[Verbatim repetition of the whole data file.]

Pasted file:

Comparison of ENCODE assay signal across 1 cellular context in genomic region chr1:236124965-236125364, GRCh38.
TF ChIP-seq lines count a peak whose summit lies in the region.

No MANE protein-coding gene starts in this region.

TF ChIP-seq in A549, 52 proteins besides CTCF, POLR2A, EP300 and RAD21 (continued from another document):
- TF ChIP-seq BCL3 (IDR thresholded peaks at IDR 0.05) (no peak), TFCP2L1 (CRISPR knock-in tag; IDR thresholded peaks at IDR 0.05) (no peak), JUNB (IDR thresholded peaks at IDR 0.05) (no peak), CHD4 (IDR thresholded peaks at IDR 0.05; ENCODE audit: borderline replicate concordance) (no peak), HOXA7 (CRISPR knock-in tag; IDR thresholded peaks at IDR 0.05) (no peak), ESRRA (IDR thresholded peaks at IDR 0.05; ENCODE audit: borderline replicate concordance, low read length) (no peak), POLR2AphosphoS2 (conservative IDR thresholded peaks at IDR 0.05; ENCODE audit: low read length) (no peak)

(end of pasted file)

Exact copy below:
Comparison of ENCODE assay signal across 1 cellular context in genomic region chr1:236124965-236125364, GRCh38.
TF ChIP-seq lines count a peak whose summit lies in the region.

No MANE protein-coding gene starts in this region.

TF ChIP-seq in A549, 52 proteins besides CTCF, POLR2A, EP300 and RAD21 (continued from another document):
- TF ChIP-seq BCL3 (IDR thresholded peaks at IDR 0.05) (no peak), TFCP2L1 (CRISPR knock-in tag; IDR thresholded peaks at IDR 0.05) (no peak), JUNB (IDR thresholded peaks at IDR 0.05) (no peak), CHD4 (IDR thresholded peaks at IDR 0.05; ENCODE audit: borderline replicate concordance) (no peak), HOXA7 (CRISPR knock-in tag; IDR thresholded peaks at IDR 0.05) (no peak), ESRRA (IDR thresholded peaks at IDR 0.05; ENCODE audit: borderline replicate concordance, low read length) (no peak), POLR2AphosphoS2 (conservative IDR thresholded peaks at IDR 0.05; ENCODE audit: low read length) (no peak)